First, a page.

Food concessions can be a lucrative business if you’ve got the right location, product, and marketing plan. You will find concession stands at many events, fairs, festivals, and sports games. Be sure to have a clear business strategy so you can maximize your profits.
Write a Business Plan for Your Concession Business
Your first step to starting a food concession business is developing a detailed business plan. This document will help you to attain financing from an investor or a lender and will enable you to clearly outline your business strategy. The elements of your business plan should include:
- Executive summary: A brief overview of what your business does and why it is needed in the current market. Showcase reasons why you predict your business will be successful, and offer your topline financial projections. Clearly state how much money you are looking to raise for your business.
- Company overview: Provide background on your company, its legal entity form or structure, and how long you have been in business. If you own and operate other concession stands or other businesses, provide information on your experience here.
- Industry analysis: Research the market and provide your results here. Why is your concession business needed in this market? What problem are you solving?
- Competitive analysis: What other concession businesses are in the area you wish to operate? How will you differentiate yourself from them?
- Customer analysis: Who is your target market? What are they looking for that you can offer? Provide your customers’ demographic, geographic, behavioral and psychographic details.
- Marketing strategy: Outline how you will promote your business and communicate with your target market. Use the Marketing Mix to develop your plan.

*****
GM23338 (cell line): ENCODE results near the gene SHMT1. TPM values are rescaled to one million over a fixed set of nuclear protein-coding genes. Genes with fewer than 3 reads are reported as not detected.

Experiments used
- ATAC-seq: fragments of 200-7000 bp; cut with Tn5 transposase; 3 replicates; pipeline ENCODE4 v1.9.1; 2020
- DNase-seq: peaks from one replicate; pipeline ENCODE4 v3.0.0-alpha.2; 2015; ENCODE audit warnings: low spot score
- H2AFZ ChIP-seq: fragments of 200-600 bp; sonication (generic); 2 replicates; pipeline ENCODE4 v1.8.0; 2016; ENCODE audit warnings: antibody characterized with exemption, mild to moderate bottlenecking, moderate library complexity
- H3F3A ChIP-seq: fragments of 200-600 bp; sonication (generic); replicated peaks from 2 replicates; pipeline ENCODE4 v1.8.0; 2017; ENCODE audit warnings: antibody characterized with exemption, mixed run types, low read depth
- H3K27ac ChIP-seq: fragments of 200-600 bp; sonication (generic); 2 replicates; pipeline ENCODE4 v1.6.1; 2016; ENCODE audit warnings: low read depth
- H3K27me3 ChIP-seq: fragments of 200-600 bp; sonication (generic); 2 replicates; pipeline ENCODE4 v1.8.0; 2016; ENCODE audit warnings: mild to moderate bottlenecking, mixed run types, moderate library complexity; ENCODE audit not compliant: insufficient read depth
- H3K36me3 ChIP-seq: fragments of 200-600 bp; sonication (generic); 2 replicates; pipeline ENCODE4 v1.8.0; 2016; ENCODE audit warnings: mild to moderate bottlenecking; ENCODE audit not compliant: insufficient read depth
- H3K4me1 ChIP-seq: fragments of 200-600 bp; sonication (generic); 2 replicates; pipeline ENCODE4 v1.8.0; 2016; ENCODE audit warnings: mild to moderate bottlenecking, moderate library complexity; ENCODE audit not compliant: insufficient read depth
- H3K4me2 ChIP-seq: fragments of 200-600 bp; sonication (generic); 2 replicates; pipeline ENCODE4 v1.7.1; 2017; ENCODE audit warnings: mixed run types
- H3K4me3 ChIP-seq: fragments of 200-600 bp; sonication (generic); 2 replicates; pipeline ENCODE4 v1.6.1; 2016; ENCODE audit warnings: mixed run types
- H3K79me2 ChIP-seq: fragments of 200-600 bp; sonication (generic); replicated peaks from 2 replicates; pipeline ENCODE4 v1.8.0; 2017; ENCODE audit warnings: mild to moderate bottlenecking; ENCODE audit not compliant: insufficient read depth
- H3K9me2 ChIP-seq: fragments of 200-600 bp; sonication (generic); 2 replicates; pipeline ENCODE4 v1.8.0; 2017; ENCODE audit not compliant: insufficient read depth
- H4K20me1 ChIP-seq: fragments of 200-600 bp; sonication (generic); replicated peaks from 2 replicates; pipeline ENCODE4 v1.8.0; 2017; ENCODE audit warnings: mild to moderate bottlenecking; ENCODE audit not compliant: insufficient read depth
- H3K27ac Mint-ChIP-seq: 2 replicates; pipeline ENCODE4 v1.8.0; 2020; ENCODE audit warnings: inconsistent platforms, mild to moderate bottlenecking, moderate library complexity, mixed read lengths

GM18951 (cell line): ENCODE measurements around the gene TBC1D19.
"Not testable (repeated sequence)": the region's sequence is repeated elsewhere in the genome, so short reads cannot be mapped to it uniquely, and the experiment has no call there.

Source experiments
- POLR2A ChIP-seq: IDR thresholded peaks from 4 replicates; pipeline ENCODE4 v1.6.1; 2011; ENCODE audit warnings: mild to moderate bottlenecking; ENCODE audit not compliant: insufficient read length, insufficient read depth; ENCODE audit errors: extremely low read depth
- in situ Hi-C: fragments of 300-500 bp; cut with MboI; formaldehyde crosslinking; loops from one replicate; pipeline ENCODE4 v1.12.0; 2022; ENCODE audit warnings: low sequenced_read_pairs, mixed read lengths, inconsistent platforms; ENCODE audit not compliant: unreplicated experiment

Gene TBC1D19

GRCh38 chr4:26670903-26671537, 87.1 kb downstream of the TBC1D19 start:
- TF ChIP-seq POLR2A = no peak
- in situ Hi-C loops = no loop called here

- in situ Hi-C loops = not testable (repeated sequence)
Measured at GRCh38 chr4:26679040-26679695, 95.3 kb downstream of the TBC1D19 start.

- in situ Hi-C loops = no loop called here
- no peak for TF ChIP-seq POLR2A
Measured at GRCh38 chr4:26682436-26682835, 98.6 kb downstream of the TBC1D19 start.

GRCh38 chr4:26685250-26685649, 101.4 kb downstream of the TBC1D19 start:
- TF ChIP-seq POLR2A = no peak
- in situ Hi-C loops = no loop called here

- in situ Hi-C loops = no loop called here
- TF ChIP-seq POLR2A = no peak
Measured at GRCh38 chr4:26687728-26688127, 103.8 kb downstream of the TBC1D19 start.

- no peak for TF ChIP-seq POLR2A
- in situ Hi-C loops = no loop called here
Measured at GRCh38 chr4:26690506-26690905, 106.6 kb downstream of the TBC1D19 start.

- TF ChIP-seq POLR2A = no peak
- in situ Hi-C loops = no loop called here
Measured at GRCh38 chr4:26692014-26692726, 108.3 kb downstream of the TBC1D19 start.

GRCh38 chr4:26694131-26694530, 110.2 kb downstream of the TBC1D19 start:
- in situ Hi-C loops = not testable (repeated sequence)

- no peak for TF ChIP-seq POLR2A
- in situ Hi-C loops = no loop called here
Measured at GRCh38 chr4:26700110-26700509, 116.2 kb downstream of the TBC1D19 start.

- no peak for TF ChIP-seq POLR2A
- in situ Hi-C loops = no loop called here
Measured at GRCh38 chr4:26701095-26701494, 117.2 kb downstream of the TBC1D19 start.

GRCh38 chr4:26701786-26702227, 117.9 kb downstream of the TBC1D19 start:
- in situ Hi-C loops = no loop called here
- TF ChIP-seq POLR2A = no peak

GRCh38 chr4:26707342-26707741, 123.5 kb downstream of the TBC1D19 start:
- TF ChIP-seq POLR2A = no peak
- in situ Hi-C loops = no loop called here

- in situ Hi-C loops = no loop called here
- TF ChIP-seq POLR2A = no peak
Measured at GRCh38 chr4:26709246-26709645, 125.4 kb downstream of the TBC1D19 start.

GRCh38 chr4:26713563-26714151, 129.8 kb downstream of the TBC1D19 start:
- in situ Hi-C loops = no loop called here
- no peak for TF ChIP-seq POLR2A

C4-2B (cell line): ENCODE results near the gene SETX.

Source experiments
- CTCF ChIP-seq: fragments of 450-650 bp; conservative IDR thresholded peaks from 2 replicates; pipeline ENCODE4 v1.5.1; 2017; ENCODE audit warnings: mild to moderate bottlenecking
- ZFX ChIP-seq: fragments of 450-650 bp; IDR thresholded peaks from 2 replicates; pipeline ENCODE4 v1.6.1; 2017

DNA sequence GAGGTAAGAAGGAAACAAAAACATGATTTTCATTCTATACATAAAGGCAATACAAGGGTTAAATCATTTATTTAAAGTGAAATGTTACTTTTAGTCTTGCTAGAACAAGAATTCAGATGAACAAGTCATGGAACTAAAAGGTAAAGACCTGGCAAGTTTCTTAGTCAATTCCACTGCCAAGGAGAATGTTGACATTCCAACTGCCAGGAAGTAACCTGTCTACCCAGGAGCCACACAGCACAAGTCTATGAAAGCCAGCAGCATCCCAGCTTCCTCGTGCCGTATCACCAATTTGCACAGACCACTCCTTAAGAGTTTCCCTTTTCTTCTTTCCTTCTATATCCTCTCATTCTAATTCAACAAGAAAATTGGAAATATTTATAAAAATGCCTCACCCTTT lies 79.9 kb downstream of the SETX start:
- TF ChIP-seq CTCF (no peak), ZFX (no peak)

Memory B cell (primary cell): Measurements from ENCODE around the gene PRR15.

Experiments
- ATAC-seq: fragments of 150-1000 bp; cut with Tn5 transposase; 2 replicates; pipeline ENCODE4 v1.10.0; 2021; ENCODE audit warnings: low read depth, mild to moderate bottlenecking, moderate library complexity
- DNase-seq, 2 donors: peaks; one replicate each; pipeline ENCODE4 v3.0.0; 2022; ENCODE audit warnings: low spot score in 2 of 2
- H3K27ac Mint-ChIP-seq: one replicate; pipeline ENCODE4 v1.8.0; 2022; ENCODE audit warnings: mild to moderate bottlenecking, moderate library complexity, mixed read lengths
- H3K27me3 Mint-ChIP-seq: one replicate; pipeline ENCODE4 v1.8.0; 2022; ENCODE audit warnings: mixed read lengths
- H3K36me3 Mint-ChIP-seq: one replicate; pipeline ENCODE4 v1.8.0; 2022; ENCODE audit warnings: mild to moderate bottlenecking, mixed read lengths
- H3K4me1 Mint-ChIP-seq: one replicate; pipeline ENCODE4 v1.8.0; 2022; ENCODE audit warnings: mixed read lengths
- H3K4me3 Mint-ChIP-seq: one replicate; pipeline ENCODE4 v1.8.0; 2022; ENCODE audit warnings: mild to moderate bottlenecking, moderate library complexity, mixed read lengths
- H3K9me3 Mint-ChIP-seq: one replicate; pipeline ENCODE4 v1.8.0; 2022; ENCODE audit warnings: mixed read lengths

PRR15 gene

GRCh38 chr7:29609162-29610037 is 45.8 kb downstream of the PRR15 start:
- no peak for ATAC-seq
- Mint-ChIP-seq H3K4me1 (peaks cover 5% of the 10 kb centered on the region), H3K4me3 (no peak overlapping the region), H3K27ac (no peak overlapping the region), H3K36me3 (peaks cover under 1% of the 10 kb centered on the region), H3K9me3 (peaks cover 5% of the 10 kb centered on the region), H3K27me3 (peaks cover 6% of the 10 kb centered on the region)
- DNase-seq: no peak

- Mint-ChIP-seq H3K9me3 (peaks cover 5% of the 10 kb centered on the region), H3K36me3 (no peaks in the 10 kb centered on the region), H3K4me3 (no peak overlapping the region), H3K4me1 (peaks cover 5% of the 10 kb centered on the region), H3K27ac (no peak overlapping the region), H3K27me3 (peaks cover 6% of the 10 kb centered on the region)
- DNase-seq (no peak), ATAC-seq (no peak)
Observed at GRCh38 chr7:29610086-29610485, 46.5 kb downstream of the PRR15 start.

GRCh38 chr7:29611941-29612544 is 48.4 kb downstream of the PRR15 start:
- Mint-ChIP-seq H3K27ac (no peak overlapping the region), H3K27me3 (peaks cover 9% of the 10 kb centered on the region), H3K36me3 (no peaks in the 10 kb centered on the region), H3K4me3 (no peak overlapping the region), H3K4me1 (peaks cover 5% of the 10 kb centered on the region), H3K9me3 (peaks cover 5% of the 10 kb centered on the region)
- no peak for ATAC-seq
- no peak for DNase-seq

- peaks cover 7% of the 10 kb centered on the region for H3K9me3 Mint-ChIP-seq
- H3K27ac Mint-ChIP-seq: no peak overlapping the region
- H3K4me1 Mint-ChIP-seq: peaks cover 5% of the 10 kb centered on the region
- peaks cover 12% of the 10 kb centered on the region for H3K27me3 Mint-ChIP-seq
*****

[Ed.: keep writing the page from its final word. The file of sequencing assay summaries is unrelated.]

- Operations strategy: Provide details of your business launch schedule and what milestones and objectives you need to achieve in order to reach your financial projections over the next year.
- Financial projections: Tell investors the amount of funding you’re seeking, and what it will be used for. Explain how your concession business will generate revenue and when you will meet your revenue goals. Make note of your expenses, such as location fees or rent, electricity use, operational costs, food costs and staffing. The location you choose for your food concession business may depend on the fees you pay for the spot.
- Appendix: Attach your financial statements, balance sheets, cash flow statements and any other relevant documents investors will need to see.
Review Your Licensing, Permits and Insurance
Once you've attained the financing you need for your concession business, you will need to get the right licensing and permits. This will depend on your state and whether you’re a mobile or stationary concession business. Visit the U.S. Small Business Administration website to learn about which permits and licensing your concession business will require.
When food preparation is involved, you will need to take health and safety food regulations into account. You may need to pass a food safety exam and have your concession business inspected by the authorities. Check your local state, city and county licensing offices to understanding which laws you need to follow, what kind of exams you need to pass and which inspections you need in order to open your business.